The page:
A policy of remote Indigenous students boarding ‘off country’ to advance their education opportunities is having the reverse effect. 

The findings came in a major report, the first of its kind and led by Dr Marnie O’Bryan and Dr William Fogarty from the Centre for Aboriginal Economic Policy Research (CAEPR) at The Australian National University (ANU), examined the educational outcomes of young people from a remote community in the Northern Territory over 10 years.

Worryingly, it found large numbers of high school students dropping out in their early teens, very low literacy levels, no high schools for them to attend and no educational alternatives.

The study found remote-living young people had no option but to leave home and attend boarding schools away from their communities for their secondary education.

The majority of students dropped out in years seven and eight and never returned to education.

Among the school-goers, 59 per cent dropped out of boarding school in their first year. Some attended as many as four different boarding schools but none had completed a full year in their subsequent schools.

The report recommended developing a plan to establish a secondary school on country.

The study was carried out at the request of elders concerned about available education opportunities in their community several hours’ drive from Darwin.

Over a decade, 100 of its young people were sent to 38 different schools, in 16 different towns or cities across Australia.

Indigenous Australian males runing on a field of grass
the backs of young people surrounded by bush
the back of a male teenager wearing a black shirt and black cap surrounded by bush

A game of football being played on country. Photo: Wayne Quilliam

Co-author of the report, Dr Marnie O’Bryan described a “revolving door” within Indigenous boarding.

She said the main reasons young people cited for dropping out were feeling socially and culturally isolated and unhappy being away from country.

“The youngsters found themselves academically unprepared for mainstream secondary education. Once back home, there’s no secondary option for them and no alternative pathway program until they turn 17,” Dr O’Bryan said.   

“With poor outcomes, high rates of attrition and no alternatives, the NT Indigenous education strategy is comprehensively failing this community.

“These young people are exiting the education system in their early teens never to return. It’s an indictment on the provision of education in remote Australia and in particular, for this remote community.”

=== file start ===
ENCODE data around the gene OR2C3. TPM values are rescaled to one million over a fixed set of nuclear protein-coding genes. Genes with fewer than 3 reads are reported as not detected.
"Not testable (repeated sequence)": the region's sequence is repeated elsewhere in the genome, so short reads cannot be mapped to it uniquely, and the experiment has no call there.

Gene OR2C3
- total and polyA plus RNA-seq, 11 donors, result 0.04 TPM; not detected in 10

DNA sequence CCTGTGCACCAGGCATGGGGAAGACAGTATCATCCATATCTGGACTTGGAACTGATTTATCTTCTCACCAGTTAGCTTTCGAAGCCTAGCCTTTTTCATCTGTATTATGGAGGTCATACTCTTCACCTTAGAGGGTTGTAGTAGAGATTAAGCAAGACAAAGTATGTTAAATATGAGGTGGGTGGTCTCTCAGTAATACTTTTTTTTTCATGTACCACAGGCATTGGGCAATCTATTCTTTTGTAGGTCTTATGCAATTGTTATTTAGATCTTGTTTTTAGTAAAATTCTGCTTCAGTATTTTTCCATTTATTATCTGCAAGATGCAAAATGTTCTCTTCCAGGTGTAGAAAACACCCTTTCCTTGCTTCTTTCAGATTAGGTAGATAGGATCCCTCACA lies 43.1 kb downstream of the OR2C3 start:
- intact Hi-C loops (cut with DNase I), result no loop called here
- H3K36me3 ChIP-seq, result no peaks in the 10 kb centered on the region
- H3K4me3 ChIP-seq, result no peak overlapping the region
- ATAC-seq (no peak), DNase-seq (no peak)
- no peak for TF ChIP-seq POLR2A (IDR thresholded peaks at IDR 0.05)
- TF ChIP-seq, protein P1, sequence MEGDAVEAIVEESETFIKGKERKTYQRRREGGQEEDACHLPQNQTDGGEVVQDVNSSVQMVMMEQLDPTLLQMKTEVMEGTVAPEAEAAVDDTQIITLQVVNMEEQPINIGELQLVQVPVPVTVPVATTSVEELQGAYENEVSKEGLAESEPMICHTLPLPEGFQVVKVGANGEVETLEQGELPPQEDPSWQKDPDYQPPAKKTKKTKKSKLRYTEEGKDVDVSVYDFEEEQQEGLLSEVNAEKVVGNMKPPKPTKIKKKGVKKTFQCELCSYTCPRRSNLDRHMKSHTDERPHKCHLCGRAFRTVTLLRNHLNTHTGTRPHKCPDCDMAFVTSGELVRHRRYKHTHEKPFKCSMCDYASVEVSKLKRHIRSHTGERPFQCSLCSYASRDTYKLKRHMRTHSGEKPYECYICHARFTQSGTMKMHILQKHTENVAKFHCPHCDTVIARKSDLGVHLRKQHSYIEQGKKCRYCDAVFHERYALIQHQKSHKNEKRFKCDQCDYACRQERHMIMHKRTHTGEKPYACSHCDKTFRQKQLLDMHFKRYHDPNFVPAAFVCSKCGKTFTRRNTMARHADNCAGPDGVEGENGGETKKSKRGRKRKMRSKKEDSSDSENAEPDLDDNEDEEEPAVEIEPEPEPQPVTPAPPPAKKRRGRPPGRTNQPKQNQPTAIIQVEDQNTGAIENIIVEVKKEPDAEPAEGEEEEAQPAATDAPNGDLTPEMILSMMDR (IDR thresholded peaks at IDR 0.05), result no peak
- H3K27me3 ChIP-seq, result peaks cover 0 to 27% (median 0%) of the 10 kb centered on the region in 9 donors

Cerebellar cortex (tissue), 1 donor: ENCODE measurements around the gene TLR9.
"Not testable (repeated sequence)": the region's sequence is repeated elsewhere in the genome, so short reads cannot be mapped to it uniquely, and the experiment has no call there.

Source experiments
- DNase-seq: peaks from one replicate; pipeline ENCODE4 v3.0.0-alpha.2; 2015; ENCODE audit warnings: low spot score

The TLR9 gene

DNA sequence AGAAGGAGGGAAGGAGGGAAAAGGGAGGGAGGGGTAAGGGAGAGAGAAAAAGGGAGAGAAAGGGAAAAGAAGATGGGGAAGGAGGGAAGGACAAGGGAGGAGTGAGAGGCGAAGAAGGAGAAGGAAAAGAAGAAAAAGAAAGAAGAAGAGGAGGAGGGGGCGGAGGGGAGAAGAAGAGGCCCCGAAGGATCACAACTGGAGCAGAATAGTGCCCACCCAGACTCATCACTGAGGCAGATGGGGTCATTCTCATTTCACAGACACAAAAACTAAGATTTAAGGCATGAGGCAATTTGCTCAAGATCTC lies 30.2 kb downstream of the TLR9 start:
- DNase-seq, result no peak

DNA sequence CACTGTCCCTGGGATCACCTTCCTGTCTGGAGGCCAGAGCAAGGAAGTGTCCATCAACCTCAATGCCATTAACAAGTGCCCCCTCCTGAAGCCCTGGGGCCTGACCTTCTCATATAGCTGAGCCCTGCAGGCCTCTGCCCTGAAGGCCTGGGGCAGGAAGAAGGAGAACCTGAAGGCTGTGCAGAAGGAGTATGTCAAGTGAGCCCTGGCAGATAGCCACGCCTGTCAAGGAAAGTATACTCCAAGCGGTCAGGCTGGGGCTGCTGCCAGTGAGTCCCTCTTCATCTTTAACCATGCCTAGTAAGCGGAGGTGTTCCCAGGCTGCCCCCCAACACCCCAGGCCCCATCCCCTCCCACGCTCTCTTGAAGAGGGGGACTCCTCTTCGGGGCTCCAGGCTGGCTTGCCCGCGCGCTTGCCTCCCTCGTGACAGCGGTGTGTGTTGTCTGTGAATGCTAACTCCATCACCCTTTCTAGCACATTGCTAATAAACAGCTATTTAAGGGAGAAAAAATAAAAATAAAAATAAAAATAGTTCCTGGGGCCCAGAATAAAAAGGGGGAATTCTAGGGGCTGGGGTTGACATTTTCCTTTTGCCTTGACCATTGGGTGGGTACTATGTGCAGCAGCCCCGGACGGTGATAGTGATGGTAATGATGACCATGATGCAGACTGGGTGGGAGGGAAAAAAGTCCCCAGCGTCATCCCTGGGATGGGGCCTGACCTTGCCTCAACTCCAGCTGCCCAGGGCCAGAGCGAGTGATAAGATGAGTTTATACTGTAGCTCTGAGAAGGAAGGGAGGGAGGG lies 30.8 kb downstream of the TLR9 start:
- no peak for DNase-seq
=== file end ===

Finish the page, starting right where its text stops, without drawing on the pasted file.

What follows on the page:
Report co-author, Dr William Fogarty, said the findings can be generalised across remote Australia.

“The community we worked with is just one of 78 remote communities in the Northern Territory where secondary education is no longer available and young people are required to board ‘off country’,” Dr Fogarty said.

“Being disconnected from family and community causes great anxiety for young people; they suffer acute homesickness and anxiety about their families back home, many of whom are experiencing bereavement or health problems.

“We know anecdotally this community would be representative of remote Australia, but we need scalable research into secondary education across remote Australia to see exactly how our First Nations young people are faring.”

The report found some instances of ‘best practice’ like one inter-state boarding school whose teachers visited the community each year to forge and maintain relationships.

“The community was very clear they want a school on country for their young people that they have a hand in shaping and running,” Dr O’Bryan said.

“Young people were very clear they wanted to remain connected to community and family, to country, culture and language.”

The research, ‘Boarding off and on Country: A study of Education in one Northern Territory remote community’, is the first in-depth, independent evaluation of the current policy of secondary education provision through boarding for remote-living First Nations Australians.

The community and its location has been kept deliberately anonymous to protect the residents. The research tracking the education histories of 100 young people aged between 12-21 years took place over a one-year period.

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